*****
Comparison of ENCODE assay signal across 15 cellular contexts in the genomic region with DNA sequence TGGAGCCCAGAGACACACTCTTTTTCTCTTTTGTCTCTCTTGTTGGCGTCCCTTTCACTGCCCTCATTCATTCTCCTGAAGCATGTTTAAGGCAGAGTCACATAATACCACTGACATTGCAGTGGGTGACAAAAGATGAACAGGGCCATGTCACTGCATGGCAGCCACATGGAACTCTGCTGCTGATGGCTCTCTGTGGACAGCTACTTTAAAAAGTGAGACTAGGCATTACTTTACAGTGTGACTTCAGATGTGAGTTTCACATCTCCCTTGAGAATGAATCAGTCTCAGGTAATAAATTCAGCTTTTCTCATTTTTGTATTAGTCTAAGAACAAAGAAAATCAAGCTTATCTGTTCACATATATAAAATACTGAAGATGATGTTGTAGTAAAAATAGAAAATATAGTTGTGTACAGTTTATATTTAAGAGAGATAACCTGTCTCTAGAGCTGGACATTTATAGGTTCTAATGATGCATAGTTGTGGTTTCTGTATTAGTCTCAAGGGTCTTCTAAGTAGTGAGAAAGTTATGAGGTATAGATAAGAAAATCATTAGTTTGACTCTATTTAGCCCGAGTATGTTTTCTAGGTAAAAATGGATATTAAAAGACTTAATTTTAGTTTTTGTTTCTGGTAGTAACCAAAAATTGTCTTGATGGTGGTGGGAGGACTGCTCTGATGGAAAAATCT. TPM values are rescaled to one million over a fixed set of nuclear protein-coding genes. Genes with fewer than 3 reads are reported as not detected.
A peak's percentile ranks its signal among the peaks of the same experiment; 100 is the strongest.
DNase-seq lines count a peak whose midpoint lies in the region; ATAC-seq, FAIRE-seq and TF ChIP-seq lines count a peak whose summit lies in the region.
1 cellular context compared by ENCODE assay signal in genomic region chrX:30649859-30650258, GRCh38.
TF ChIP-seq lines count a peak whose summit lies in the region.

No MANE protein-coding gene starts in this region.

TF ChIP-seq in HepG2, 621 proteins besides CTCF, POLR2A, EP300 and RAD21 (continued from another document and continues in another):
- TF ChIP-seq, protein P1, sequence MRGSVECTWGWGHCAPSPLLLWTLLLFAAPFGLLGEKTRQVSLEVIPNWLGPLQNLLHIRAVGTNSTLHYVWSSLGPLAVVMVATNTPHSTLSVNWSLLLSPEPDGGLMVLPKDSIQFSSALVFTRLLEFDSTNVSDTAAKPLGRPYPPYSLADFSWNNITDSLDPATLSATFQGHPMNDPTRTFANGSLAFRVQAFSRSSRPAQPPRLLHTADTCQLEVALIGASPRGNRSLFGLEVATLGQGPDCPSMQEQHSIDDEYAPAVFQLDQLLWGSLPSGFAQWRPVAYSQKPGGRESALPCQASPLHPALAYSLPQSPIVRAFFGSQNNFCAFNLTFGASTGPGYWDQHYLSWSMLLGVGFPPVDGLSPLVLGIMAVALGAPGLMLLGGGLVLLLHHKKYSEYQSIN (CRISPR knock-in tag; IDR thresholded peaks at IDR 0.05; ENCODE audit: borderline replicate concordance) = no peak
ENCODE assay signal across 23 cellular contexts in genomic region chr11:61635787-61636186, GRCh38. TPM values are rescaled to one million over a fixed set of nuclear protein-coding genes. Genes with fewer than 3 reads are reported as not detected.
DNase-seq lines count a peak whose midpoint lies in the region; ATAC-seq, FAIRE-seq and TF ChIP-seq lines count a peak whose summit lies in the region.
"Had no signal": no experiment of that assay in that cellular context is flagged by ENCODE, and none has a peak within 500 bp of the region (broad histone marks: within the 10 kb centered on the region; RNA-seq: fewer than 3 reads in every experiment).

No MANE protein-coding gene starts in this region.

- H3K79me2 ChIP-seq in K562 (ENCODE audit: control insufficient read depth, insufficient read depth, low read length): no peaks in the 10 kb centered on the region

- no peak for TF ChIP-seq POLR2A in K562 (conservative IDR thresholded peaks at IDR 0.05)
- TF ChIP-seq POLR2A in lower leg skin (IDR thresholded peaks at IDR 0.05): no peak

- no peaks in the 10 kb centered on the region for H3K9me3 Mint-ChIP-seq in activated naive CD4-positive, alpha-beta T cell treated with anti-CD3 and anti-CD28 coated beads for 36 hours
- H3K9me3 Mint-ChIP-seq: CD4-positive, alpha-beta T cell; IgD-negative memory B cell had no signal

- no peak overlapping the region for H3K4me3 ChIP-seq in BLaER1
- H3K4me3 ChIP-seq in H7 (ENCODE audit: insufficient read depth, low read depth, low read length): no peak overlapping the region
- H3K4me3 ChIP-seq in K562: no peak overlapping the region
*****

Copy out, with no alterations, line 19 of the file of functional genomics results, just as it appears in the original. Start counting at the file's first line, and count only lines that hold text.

- H3K4me3 ChIP-seq in H7 (ENCODE audit: insufficient read depth, low read depth, low read length): no peak overlapping the region